5. I worship at the alter of choreographer Bob Fosse (especially The Pajama Game, Sweet Charity, Chicago and Cabaret)
  6. I learnt to dance salsa in 1999, perfected it in Cuba in 2000 and didn’t stop dancing until 2007. Boy, was I tired.
  7. I’m a fairly decent cook but Asian stir fries defeat me

But enough about me. This is the business of sharing, and these are the blogs I like to read (no particular order):

Bizzy Lizzy’s Good Things – A collection of recipes, essays, food news and reviews

The Food Sage – All things gastronomic by food writer/restaurant reviewer Rachel Lebihan

Gherkins and Tomatoes – A blog about the universal language of food

Garden Drum – Plants, gardening, edibles, garden design, pets, wildlife, travel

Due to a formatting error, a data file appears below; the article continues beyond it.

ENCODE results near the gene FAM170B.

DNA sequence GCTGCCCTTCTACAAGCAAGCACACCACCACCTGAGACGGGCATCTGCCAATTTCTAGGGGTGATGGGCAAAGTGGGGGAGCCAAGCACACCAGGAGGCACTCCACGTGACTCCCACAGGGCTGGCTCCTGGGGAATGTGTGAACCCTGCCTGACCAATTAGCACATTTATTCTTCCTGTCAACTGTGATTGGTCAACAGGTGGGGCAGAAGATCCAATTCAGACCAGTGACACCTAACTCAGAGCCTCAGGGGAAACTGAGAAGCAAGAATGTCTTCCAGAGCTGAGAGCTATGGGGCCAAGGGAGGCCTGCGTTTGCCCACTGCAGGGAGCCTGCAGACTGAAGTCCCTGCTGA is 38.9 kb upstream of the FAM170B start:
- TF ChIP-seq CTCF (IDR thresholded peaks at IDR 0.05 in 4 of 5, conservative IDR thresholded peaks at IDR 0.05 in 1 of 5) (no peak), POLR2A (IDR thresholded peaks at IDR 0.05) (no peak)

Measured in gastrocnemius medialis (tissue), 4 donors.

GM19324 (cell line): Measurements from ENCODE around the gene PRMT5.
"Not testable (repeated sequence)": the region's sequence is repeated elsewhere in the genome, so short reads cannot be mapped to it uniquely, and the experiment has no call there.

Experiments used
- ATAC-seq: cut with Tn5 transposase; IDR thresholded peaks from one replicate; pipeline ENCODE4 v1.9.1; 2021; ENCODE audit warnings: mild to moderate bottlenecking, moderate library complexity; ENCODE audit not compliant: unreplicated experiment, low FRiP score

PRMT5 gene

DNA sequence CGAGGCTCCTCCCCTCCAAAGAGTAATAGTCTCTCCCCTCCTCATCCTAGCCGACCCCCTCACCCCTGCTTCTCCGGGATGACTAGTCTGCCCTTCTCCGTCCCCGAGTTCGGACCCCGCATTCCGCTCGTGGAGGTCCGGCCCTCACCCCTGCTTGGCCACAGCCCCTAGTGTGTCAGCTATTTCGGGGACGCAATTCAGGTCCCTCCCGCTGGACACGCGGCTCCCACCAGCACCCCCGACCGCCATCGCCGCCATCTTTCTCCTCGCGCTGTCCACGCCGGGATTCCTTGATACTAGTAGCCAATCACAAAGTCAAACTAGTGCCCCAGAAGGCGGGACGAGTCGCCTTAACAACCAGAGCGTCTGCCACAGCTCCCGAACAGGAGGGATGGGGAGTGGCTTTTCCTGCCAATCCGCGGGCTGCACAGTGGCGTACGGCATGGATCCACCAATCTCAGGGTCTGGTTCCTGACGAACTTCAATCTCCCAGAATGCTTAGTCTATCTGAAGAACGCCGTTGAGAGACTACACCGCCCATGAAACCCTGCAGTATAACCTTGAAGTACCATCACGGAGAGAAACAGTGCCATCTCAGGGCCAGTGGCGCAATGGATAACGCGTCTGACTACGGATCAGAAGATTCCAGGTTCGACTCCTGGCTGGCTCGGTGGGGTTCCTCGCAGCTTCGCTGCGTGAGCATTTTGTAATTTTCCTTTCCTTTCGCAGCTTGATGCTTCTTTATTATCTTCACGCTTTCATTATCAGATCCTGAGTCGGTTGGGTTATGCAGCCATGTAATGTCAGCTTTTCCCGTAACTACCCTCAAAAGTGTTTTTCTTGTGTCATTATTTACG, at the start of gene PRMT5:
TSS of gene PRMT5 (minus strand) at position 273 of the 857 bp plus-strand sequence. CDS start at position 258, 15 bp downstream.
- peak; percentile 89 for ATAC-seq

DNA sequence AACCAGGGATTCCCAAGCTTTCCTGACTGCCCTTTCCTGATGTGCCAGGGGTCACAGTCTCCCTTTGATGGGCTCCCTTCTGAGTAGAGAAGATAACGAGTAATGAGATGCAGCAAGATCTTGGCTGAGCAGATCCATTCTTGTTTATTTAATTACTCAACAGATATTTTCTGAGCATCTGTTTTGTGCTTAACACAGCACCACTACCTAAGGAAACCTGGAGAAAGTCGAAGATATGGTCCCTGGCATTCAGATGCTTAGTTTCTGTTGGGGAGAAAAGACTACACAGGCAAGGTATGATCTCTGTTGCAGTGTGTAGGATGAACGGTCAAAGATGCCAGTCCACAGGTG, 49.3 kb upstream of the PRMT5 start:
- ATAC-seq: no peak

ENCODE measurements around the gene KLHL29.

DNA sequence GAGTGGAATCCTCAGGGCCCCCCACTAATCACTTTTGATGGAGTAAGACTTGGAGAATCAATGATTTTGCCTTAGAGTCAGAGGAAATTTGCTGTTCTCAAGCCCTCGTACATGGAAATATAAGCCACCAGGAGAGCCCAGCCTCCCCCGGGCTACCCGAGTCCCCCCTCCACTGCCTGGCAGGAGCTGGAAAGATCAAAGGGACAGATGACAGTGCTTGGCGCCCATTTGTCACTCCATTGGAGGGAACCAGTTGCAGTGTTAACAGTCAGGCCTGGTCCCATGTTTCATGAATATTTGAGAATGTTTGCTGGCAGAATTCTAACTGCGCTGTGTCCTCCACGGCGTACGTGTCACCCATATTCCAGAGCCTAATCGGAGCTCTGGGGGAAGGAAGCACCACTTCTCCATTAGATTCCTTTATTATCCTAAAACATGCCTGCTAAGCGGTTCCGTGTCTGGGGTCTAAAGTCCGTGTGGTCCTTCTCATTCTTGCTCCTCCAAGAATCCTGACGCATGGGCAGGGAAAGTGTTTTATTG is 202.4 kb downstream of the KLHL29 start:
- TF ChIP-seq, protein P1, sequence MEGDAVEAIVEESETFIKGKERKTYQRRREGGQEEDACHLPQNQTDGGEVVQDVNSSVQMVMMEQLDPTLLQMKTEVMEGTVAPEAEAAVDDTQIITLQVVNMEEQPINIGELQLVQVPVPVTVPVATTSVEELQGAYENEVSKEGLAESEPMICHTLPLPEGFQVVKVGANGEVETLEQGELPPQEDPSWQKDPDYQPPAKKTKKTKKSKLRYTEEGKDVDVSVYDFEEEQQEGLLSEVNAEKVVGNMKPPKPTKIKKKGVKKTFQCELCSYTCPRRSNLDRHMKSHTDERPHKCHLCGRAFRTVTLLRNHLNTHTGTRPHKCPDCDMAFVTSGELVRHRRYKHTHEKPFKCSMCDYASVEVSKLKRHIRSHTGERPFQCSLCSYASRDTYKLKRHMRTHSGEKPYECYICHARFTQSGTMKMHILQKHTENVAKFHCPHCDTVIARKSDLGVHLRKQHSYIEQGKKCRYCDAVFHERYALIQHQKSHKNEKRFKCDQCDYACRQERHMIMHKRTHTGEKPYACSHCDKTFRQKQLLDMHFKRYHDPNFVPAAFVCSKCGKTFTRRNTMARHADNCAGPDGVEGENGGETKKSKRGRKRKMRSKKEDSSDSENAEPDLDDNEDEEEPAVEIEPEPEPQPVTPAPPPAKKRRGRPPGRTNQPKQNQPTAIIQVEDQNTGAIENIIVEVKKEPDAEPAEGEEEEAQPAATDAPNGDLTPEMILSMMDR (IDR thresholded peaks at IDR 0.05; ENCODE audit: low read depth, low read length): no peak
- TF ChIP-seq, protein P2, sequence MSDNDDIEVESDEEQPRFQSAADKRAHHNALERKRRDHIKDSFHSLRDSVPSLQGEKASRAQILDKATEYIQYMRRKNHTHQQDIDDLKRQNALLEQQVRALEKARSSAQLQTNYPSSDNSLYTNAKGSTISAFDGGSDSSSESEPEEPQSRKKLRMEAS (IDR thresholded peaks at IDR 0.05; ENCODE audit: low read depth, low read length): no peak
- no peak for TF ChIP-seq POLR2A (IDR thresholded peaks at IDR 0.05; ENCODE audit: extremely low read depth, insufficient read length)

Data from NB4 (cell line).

Paradisus Garden Lovers – Garden inspiration and advice from designer Peter Nixon

Silver Screen Suppers – The wacky world of film star dining (featuring a lot of Vincent Price)

Venice: I am not Making this Up – Journalist Erla Zwingle’s wry take on life in Venice

Jovina Cooks Italian – Home-cooked Italian meals with emphasis on regional specialities

Italy on my Mind – Comprehensive ‘how-to’ recipes for elegant Italian dishes

On Food and Film – Hyperbolic ruminations on food and film

Skiourophilia – Covetable bits’n’pieces and vintage wares

Curnblog – Film reviews, interviews, opinions and interesting perspectives

Hollywood Essays – Behind-the-scenes stories and photos of Louis B. Mayer’s early Hollywood

Good Morning Trieste – Food, art, photos from my p.o.b. – Trieste

Thanks again Colin for the nomination – and the distraction.